On Timesheets and Cost Allocation

Earlier this week I received an email from friend of VeraSage, Kirk Bowman of Mighty Data, who, by the way, his given himself the great title of Visionary of Value in his email signature and on his business card. He writes:

At the most recent meeting of our FileMaker Business Group this week, I got a question for which I did not have a good answer. The question is, if we are not tracking time, how do I know if a specific project is profitable? They were asking for a metric to measure financial success or failure on a project by project basis. I’m going to review the slides from August but I thought I would ask your input also.

The short answer is, “If overall profit is up xx percent, who cares?”

The more detailed answer: You allocate your costs ahead of time, like Toyota does as they do not have a traditional cost accounting system. They use what is called targeted costing.

Say you plan to do 12 major projects a year and $1.2 million in overall cost. You would start by allocating $100,000 to each. Now some would argue that some projects are bigger than others. OK, fine. Let’s allocate $200,000 to two of them, $50,000 to four of them, and leave the remaining six at $100,000. Of course, you can adjust them based on your judgment, so long as the total remains $1.2 million.

Project Straight Adjusted
A 100,000 200,000
B 100,000 200,000
C 100,000 100,000
D 100,000 100,000
E 100,000 100,000
F 100,000 100,000
G 100,000 100,000
H 100,000 100,000
I 100,000 50,000
J 100,000 50,000
K 100,000 50,000
L 100,000 50,000
Total 1,200,000 1,200,000

Is it perfect? No, but allocating costs based on a time unit is just as flawed as assigning value to the customer based on a time unit. It is the same false premise: value or cost does not equal rate times hours.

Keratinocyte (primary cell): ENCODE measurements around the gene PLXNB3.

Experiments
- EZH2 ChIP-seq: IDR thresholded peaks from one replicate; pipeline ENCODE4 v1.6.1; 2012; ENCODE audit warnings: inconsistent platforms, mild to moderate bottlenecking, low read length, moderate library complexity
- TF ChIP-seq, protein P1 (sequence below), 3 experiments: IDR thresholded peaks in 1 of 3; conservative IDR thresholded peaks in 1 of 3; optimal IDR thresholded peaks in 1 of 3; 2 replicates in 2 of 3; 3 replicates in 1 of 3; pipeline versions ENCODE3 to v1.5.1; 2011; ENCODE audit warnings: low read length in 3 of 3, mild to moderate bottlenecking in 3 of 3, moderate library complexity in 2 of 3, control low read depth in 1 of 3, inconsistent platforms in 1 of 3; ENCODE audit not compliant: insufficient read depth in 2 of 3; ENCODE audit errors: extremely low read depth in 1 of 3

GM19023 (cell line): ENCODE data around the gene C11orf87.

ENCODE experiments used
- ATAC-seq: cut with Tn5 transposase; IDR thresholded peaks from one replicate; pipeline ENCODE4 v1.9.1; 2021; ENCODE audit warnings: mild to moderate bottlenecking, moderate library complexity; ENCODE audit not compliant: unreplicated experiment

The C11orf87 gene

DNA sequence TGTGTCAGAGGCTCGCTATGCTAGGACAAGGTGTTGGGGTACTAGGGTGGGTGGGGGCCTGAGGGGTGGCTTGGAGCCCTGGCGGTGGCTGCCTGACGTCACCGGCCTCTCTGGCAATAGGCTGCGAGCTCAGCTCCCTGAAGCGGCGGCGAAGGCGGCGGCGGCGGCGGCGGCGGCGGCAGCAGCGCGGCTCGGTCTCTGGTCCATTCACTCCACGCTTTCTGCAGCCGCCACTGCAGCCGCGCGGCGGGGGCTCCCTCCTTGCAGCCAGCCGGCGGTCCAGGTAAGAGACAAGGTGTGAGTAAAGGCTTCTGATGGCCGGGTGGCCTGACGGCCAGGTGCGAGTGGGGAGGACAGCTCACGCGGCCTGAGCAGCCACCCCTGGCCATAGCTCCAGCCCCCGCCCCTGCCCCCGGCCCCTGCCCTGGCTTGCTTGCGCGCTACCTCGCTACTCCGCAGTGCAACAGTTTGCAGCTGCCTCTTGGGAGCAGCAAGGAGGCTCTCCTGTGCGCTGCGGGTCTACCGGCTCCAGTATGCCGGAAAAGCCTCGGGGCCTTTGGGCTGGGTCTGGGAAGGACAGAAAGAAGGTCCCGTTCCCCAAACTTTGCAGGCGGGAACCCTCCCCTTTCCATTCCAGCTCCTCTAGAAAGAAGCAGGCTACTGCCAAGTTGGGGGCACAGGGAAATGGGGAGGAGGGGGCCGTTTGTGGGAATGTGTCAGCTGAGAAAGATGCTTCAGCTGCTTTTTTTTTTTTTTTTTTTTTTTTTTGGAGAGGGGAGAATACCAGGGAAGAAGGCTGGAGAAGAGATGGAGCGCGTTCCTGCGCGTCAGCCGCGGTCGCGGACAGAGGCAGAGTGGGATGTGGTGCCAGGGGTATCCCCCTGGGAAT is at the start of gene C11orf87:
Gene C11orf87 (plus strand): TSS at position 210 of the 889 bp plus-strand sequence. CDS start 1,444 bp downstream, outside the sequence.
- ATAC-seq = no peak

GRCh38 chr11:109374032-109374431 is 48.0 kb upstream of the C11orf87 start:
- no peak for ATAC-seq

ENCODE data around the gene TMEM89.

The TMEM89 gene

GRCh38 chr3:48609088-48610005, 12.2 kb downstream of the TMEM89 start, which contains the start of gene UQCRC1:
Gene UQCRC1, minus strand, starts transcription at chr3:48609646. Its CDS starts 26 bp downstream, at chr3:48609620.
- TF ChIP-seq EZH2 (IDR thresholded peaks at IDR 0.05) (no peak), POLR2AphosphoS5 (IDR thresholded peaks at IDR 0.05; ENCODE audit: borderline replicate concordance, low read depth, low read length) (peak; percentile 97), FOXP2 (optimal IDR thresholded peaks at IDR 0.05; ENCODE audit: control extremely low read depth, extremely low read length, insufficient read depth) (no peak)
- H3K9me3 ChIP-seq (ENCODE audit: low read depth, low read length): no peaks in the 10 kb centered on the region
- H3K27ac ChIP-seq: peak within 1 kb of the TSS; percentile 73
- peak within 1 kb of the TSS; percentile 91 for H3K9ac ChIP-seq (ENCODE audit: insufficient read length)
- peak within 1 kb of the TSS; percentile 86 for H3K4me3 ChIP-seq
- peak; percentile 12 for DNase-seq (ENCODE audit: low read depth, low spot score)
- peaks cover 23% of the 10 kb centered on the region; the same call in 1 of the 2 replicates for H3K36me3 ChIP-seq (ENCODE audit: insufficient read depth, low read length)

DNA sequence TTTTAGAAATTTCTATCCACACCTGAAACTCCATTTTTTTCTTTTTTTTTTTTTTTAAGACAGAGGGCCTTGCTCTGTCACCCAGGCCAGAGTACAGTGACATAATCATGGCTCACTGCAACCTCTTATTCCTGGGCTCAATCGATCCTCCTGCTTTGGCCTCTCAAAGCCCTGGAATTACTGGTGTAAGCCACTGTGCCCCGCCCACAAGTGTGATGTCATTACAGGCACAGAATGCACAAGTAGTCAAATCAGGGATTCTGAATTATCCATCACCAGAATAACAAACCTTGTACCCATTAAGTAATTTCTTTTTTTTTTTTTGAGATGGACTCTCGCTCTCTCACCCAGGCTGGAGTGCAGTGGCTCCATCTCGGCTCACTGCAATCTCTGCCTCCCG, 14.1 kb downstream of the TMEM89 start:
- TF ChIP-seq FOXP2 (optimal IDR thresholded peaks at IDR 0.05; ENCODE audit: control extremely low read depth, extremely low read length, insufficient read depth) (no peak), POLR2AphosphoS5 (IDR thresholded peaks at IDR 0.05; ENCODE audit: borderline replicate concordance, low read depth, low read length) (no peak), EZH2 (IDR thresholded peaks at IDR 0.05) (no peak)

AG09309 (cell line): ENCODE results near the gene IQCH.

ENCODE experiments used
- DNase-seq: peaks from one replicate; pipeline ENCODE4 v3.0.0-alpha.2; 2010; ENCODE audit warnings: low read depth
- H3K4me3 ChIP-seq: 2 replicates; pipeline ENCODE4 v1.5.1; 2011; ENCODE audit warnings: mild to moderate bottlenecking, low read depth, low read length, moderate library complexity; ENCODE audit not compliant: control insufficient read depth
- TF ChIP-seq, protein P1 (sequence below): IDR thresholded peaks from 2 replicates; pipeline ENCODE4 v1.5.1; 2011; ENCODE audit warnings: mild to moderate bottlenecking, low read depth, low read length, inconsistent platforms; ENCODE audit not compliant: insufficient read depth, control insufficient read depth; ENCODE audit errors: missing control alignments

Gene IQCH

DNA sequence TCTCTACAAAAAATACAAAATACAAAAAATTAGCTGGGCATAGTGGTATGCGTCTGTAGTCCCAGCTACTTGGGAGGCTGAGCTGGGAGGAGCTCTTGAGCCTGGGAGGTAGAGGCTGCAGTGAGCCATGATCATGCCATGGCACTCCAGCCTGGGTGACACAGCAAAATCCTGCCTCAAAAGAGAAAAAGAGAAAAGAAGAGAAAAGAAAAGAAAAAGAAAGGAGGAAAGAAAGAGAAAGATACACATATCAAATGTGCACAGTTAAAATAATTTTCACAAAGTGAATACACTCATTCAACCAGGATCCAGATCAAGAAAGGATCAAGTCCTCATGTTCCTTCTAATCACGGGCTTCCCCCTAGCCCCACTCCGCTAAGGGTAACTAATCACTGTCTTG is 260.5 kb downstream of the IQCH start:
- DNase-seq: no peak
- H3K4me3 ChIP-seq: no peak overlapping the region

Is an hour billed on a project a good thing or a bad thing? No one knows, some hours might be good others bad. It is a judgment and therefore there is no reason to measure it. Allocating costs as above will make you approximately correct, rather than precisely wrong!

Tracking time might make you a better cost accountant, but cost accountants make lousy pricers. I would rather be a better pricer.

Lastly, timesheets are the cancer of the professions. They cause us to focus on the wrong things, the inputs. Professionals should focus on the right things, the outputs to the customer: deliverables, objectives, overcoming risks, solving issues, etc.


Considering Facebook Advertising

At the end of my recent failed political campaign for Texas State Senate, I took out a few Facebook ads which I believe to have been moderately successful.

The first was early in the campaign after launching my campaign Facebook site. The ad was to all anyone in the United States who had listed “Libertarian” in their profile. Within four days I had gone from 150 friends of the site to over 600. The ad cost me $100 and while I do not think anyone who “liked” the page from this ad donated money, several become regular contributors the conversation on the site lending it higher credibility to subsequent visitors who did, in fact contribute.